Network Neutrality fight enters a brutal, contentious phase

in internet on (#3K6)
Like the Internet? Get ready to start talking about the way it was in the "Good old days." If the new proposed changes to the principle of network neutrality take hold, the future Internet of classified traffic and preferential speeds threatens to do irreparable damage to the Internet we know and love. Mozilla has proposed some solutions that are under consideration (or are they?). The Atlantic proposes we step back and reboot the debate with a fresh look at what's important. And it's gotten more political than ever now, as Democrats and Republicans have taken sides over the FCC's proposal .
Time for the big companies to say their piece then, too, and they have: they hate Wheeler's proposal .

Do you care about net neutrality? Do you know the facts? Now is a good time to make this the next SOPA with the equivalent of a blackout. Look to Brad Feld for a good idea: he proposes we demo the slowlane , and show Americans exactly what the end of network neutrality means for the average punter's online experience. I think it's an awesome idea.

Fatigue... (Score: 3, Insightful)

by on 2014-05-09 00:42 (#1G9)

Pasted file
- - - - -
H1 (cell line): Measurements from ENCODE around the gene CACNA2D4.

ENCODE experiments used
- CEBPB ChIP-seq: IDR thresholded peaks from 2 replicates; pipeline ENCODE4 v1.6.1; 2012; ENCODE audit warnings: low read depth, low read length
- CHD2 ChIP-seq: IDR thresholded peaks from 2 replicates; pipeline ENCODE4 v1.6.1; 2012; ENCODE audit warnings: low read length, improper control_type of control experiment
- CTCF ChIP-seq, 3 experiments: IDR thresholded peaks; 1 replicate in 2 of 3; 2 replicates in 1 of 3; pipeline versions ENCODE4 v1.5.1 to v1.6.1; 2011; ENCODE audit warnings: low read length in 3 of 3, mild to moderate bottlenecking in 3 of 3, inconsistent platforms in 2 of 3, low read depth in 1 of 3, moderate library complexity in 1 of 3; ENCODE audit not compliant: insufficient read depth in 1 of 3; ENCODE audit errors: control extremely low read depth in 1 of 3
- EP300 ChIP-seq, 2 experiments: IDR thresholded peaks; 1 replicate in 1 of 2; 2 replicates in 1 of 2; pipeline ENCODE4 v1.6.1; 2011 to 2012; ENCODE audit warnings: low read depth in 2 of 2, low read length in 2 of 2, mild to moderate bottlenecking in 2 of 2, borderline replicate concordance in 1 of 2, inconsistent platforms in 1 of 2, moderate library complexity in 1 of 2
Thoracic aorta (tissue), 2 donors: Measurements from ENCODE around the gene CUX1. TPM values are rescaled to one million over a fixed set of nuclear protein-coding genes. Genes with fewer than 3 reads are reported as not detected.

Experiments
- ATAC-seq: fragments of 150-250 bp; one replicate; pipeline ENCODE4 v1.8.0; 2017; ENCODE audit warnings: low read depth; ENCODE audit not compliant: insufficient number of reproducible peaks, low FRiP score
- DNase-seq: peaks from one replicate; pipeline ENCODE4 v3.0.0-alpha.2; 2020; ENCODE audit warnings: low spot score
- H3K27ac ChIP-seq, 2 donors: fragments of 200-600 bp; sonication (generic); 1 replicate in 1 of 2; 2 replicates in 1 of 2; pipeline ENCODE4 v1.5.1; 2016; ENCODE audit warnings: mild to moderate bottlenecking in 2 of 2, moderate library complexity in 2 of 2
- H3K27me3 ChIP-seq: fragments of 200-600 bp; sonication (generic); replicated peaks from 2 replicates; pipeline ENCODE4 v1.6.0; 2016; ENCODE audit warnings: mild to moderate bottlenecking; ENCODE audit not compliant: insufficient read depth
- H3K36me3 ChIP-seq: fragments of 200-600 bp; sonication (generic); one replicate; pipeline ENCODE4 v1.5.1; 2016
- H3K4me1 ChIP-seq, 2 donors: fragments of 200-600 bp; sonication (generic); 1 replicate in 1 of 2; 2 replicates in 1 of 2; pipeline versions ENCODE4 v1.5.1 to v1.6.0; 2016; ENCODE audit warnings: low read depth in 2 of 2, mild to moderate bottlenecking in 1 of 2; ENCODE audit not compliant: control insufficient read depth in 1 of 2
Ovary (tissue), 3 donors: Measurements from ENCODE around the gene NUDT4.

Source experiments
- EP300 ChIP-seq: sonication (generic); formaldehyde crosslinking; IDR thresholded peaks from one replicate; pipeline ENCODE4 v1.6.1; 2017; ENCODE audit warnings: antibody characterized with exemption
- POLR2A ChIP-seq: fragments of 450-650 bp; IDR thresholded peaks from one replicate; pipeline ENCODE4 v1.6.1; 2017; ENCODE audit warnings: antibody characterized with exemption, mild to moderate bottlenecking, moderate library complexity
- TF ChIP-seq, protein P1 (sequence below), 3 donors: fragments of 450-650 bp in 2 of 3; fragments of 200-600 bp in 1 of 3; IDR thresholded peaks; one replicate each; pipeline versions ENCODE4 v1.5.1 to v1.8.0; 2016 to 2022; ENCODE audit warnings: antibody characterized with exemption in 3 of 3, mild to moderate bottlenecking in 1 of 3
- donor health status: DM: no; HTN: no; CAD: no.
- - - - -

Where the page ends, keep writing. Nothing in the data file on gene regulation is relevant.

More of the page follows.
I definitely care about net neutrality, but I probably don't know the facts. I keep A Guide to the Open Internet handy to point people at, but it was created some time ago and perhaps fails to reflect or address the latest threat.

This payola internet is such an obviously terrible idea. "Nice packets ya got there. Be a shame if anything happened to them." I'm so very disappointed in Netflix caving to Comcast and Verizon. ISPs should be dumb pipes, nothing more, and certainly not content providers. I'm so angry and frustrated with this that I've stopped making sense. I've been angry and frustrated for so long that I'm in danger of no longer being able to care. Perhaps that was the plan all along: keep grinding away at the issue until we all get so tired of fighting we give in to apathy. I really hope I'm alone in this feeling. We need to keep fighting.

The "demo the slow lane" proposal is interesting and has merit. To make a real impression it will take widespread participation and, particularly, the involvement of high-profile players. I hope it gathers sufficient momentum.

[Aside: the same guy who created the infographic linked above, has also created No Way NSA ]
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